Hummy Song, Elena Andreyeva, Guy David (Working), Time is the Wisest Counselor of All: The Value of Provider-Patient Engagement Length in Home Health Care.
Hummy Song and Robert S. Huckman (Working), Cohort Turnover and Operational Performance: The July Phenomenon in Teaching Hospitals.
Description: Finalist, 2015 POMS College of Healthcare Operations Management Best Paper Competition.
OIDD 101 explores a variety of common quantitative modeling problems that arise frequently in business settings, and discusses how they can be formally modeled and solved with a combination of business insight and computer-based tools. The key topics covered include capacity management, service operations, inventory control, structured decision making, constrained optimization and simulation. This course teaches how to model complex business situations and how to master tools to improve business performance. The goal is to provide a set of foundational skills useful for future coursework atWharton as well as providing an overview of problems and techniques that characterize disciplines that comprise Operations and Information Management.
Matching supply with demand is an enormous challenge for firms: excess supply is too costly, inadequate supply irritates customers. In the course, we will explore how firms can better organize their operations so that they more effectively align their supply with the demand for their products and services. Throughout the course, we illustrate mathematical analysis applied to real operational challenges--we seek rigor and relevance. Our aim is to provide both tactical knowledge and high-level insights needed by general managers and management consultants. We will demonstrate that companies can use (and have used) the principles from this course to significantly enhance their competitiveness.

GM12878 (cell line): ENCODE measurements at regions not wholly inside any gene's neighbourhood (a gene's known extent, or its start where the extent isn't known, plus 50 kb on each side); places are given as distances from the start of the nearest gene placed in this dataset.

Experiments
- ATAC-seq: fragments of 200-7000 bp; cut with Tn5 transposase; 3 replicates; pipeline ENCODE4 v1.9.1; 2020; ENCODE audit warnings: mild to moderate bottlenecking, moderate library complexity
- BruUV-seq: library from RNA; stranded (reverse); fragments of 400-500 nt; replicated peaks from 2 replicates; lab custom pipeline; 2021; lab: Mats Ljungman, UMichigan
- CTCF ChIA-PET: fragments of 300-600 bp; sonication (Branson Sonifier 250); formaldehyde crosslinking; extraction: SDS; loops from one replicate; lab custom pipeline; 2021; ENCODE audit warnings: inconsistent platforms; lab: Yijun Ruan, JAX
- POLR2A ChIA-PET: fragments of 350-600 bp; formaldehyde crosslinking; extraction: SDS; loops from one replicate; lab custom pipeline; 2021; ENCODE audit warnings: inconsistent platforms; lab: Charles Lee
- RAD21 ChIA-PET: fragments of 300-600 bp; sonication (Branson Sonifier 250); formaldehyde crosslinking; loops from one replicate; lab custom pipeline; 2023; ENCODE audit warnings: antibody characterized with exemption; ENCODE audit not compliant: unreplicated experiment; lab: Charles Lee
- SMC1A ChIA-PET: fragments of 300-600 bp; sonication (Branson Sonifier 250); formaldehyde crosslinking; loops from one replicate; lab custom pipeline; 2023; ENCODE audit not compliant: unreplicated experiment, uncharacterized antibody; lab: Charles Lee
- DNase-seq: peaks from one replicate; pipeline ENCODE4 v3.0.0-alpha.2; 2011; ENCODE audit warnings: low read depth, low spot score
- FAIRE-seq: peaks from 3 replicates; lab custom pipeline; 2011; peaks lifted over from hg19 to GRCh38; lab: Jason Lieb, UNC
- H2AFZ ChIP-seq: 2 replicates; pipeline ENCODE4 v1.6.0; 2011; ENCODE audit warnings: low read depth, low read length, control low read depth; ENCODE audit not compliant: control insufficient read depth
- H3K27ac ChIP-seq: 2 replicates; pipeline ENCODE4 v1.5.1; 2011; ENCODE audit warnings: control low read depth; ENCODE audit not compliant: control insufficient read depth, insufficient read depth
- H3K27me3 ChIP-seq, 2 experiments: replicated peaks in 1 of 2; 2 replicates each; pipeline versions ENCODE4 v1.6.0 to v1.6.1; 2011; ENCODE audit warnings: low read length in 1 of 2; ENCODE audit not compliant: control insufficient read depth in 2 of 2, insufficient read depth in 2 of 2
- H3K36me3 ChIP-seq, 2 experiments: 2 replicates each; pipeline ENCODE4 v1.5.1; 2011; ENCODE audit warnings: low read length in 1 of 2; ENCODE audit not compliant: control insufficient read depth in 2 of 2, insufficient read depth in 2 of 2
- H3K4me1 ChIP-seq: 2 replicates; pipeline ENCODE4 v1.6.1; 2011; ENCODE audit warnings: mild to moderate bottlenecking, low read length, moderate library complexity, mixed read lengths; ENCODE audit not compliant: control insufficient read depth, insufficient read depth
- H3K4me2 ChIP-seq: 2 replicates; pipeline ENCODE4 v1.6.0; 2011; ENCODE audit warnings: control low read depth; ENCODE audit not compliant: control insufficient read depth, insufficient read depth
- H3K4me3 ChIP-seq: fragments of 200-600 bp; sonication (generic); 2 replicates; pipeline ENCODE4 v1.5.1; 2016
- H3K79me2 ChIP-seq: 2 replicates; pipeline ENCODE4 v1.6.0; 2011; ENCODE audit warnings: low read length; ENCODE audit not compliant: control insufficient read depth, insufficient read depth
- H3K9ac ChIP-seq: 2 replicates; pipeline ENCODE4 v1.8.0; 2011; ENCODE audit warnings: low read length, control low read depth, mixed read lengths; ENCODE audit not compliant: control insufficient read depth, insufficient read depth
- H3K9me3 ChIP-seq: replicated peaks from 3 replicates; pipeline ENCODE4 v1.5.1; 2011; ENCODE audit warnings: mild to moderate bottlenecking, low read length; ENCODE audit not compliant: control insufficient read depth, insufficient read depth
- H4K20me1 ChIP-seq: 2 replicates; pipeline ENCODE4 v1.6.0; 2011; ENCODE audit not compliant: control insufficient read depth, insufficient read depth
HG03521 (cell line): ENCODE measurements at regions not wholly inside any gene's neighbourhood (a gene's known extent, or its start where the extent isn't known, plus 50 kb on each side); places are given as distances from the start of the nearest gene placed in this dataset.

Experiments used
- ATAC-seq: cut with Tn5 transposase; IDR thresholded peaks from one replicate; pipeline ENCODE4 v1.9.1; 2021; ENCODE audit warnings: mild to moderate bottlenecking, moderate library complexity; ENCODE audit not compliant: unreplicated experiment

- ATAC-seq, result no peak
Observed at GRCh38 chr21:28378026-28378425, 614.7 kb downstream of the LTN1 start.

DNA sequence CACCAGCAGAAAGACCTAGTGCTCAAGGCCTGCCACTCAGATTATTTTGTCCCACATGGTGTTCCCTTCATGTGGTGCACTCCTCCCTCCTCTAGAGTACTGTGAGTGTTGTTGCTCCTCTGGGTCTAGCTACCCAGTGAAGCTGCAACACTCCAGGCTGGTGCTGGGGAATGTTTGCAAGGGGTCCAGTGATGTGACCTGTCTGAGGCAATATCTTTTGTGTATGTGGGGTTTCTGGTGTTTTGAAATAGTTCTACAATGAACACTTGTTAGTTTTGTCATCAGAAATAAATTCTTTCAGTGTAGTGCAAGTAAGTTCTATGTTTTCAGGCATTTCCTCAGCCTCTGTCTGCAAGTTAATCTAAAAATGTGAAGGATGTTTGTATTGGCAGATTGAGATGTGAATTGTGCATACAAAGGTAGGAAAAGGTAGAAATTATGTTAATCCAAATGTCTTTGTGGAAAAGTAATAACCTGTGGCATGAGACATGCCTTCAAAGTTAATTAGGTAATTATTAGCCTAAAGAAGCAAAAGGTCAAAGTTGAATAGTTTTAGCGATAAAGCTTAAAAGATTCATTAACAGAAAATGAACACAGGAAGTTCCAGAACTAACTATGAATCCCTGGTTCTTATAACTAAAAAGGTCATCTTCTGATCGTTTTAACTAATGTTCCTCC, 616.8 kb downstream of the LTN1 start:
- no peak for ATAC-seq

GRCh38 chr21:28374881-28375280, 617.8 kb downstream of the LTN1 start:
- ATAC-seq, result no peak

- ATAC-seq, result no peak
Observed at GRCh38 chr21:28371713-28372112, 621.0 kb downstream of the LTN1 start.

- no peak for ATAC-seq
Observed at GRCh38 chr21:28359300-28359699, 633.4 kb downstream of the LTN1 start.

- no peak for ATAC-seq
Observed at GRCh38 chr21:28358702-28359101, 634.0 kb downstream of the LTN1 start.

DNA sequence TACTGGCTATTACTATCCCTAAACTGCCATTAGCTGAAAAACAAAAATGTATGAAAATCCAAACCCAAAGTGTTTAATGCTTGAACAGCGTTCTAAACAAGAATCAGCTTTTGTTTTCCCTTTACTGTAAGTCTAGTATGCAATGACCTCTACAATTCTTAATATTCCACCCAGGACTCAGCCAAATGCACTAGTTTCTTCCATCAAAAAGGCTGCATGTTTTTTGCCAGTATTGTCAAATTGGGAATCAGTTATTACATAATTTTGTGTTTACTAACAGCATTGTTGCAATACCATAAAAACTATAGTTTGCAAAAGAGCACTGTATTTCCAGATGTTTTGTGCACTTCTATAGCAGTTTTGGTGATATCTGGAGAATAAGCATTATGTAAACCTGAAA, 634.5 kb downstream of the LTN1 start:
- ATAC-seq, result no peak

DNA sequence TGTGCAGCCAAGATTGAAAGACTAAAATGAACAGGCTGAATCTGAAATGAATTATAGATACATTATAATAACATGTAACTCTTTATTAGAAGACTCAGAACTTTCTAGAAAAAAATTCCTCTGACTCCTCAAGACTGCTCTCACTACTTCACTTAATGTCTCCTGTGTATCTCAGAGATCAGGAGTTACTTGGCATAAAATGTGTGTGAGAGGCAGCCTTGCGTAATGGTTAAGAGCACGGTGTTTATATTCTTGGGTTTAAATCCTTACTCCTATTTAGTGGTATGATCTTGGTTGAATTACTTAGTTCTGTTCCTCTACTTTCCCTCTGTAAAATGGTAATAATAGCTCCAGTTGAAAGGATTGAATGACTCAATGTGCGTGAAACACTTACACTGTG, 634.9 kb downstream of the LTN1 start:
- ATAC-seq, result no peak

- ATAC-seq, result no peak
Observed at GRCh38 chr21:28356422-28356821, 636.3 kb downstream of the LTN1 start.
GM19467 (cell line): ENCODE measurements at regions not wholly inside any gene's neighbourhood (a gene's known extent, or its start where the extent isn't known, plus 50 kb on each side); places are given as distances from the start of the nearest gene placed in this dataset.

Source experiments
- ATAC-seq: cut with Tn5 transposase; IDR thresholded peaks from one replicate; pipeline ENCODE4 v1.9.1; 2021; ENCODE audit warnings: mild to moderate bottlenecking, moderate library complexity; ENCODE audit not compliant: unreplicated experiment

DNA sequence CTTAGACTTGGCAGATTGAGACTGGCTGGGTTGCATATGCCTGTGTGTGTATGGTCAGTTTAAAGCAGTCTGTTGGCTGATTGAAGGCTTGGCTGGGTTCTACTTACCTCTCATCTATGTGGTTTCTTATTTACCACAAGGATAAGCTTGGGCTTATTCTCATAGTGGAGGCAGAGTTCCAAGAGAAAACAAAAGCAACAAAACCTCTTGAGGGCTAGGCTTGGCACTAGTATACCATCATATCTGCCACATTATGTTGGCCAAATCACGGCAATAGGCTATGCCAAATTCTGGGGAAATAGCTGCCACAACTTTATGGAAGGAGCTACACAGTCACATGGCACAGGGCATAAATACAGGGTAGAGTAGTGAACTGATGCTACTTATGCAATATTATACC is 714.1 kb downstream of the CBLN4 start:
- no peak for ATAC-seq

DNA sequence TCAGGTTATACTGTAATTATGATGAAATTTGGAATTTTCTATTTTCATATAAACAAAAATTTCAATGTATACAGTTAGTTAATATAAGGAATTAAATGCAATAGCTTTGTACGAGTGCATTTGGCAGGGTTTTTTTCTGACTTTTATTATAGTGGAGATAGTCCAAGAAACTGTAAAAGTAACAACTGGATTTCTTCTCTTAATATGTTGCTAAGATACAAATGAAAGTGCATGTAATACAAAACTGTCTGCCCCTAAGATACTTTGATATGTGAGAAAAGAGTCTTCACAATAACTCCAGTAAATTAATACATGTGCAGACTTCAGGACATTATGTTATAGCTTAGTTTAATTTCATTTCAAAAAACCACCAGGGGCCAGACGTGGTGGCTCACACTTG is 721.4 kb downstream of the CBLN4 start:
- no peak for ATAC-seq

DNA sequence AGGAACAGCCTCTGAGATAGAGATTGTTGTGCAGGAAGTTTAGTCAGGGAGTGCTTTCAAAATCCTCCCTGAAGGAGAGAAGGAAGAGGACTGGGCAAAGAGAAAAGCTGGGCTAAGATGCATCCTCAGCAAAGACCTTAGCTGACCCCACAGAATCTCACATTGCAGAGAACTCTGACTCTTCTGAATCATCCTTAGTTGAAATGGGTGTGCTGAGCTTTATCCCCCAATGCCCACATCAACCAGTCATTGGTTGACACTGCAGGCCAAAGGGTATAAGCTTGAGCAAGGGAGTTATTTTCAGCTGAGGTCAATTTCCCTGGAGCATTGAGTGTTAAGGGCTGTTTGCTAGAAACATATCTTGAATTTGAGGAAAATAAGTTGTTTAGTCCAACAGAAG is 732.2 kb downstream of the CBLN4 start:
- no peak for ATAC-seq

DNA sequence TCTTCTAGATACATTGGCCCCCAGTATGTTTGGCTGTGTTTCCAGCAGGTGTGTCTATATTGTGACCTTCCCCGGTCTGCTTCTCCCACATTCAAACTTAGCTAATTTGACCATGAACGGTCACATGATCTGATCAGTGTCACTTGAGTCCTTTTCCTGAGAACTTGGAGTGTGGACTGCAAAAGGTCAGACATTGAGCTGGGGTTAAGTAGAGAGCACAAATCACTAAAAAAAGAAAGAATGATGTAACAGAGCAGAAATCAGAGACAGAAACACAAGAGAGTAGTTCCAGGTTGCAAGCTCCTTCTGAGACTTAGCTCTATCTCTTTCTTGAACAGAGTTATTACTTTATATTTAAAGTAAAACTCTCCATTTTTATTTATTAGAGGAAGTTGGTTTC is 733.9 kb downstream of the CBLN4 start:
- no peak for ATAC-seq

Operations strategy is about organizing people and resources to gain a competitive advantage in the delivery of products (both goods and services) to customers. This course approaches this challenge primarily from two perspectives: 1) how should a firm design their products so that they can be profitably offered; 2) how can a firm best organize and acquire resources to deliver its portfolio of products to customers. To be able to make intelligent decisions regarding these high-level choices, this course also provides a foundation of analytical methods. These methods give students a conceptual framework for understanding the linkage between how a firm manages its supply and how well that supply matches the firm's resulting demand. Specific course topics include designing service systems, managing inventory and product variety, capacity planning, approaches to sourcing and supplier management, constructing global supply chains, managing sustainability initiatives, and revenue management. This course emphasizes both quantitative tools and qualitative frameworks. Neither is more important than the other.
Wharton's Hummy Song examines the common hospital practice of capacity pooling and whether it’s the best way to manage the mismatch between the number of patients and available beds.Knowledge @ Wharton - 2019/08/23